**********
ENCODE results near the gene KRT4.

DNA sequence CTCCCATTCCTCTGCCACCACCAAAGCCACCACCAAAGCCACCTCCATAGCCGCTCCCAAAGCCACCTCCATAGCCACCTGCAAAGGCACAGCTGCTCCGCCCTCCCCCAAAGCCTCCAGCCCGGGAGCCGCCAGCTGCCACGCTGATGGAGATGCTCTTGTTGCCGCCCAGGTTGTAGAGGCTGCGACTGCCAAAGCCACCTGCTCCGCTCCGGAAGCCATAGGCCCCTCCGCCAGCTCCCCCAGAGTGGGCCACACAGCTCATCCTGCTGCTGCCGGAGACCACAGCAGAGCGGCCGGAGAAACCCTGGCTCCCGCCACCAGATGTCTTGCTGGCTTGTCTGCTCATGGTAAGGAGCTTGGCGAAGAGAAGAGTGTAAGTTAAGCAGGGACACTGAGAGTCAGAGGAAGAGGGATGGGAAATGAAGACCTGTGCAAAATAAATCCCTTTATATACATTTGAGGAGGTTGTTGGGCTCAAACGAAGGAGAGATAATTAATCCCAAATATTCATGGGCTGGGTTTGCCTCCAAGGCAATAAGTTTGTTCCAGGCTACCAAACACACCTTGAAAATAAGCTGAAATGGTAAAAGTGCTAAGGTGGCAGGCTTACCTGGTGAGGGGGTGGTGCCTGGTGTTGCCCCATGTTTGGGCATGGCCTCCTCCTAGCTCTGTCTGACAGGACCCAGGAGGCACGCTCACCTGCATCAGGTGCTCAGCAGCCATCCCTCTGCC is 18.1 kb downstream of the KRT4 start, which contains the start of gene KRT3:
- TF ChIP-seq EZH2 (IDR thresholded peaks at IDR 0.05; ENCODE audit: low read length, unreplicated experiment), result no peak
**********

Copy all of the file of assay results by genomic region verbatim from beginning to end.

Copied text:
ENCODE results near the gene KRT4.

DNA sequence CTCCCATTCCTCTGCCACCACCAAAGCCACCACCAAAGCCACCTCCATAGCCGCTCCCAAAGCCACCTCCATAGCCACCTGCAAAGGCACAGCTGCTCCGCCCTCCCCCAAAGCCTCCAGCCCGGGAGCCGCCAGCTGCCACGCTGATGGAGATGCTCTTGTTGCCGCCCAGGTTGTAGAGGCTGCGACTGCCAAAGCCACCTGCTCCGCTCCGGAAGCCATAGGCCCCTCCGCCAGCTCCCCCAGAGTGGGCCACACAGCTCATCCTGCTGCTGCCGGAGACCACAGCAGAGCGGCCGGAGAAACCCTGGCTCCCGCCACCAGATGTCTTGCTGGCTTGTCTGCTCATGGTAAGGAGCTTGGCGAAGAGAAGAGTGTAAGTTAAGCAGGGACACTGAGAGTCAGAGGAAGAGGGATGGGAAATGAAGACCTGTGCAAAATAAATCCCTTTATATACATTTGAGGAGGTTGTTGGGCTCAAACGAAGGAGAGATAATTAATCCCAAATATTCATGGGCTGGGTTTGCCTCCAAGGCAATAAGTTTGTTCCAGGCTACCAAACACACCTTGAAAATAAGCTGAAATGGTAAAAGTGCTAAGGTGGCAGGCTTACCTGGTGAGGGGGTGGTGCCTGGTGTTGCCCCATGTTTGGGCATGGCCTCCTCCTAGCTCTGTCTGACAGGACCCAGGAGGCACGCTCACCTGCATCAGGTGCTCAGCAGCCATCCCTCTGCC is 18.1 kb downstream of the KRT4 start, which contains the start of gene KRT3:
- TF ChIP-seq EZH2 (IDR thresholded peaks at IDR 0.05; ENCODE audit: low read length, unreplicated experiment), result no peak